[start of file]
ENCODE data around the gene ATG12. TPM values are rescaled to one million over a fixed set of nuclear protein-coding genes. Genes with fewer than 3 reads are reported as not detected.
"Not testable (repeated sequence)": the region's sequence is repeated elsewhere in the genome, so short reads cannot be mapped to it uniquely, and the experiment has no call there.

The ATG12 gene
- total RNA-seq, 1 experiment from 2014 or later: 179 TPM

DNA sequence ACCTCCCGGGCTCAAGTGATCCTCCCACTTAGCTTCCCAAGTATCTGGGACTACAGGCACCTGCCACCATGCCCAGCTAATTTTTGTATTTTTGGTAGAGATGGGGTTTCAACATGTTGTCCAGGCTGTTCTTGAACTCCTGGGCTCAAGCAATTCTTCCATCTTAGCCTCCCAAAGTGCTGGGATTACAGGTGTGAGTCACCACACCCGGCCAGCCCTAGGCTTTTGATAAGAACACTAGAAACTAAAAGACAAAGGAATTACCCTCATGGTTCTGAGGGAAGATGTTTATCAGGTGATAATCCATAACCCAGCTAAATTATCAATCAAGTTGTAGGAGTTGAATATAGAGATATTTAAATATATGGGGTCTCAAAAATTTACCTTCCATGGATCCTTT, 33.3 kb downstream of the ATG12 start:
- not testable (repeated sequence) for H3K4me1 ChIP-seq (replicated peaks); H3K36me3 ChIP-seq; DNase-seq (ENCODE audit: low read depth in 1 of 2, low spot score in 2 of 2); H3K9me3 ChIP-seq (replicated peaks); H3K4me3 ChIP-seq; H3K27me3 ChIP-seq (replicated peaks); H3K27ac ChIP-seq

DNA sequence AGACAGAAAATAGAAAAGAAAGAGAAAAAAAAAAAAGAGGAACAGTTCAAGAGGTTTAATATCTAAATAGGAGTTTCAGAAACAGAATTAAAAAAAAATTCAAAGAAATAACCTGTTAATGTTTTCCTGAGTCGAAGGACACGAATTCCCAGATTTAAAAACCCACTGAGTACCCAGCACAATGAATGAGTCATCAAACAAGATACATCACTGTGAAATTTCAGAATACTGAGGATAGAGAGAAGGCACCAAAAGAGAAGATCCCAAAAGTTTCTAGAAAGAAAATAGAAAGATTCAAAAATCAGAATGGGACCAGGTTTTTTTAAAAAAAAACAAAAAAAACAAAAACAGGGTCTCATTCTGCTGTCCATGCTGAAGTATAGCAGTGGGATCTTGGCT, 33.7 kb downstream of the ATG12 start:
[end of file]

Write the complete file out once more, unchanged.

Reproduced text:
ENCODE data around the gene ATG12. TPM values are rescaled to one million over a fixed set of nuclear protein-coding genes. Genes with fewer than 3 reads are reported as not detected.
"Not testable (repeated sequence)": the region's sequence is repeated elsewhere in the genome, so short reads cannot be mapped to it uniquely, and the experiment has no call there.

The ATG12 gene
- total RNA-seq, 1 experiment from 2014 or later: 179 TPM

DNA sequence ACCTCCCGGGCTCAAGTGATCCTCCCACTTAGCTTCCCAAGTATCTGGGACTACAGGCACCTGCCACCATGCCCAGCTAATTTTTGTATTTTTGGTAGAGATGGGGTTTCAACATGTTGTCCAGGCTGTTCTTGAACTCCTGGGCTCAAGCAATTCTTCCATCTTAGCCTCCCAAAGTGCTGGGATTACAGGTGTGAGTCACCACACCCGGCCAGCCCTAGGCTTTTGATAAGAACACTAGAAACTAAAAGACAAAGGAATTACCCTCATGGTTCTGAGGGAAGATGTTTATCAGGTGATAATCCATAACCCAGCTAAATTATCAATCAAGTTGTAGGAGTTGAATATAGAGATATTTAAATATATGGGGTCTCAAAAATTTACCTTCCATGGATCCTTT, 33.3 kb downstream of the ATG12 start:
- not testable (repeated sequence) for H3K4me1 ChIP-seq (replicated peaks); H3K36me3 ChIP-seq; DNase-seq (ENCODE audit: low read depth in 1 of 2, low spot score in 2 of 2); H3K9me3 ChIP-seq (replicated peaks); H3K4me3 ChIP-seq; H3K27me3 ChIP-seq (replicated peaks); H3K27ac ChIP-seq

DNA sequence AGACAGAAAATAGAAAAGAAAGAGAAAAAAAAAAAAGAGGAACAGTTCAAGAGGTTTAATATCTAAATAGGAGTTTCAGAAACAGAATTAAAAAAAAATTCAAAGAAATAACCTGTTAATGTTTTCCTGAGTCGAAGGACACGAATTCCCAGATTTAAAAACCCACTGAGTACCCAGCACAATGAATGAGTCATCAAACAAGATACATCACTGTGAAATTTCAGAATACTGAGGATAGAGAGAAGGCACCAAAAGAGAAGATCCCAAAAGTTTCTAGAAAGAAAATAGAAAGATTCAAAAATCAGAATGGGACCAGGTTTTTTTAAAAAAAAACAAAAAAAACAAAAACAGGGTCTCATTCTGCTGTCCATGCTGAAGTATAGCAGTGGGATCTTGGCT, 33.7 kb downstream of the ATG12 start: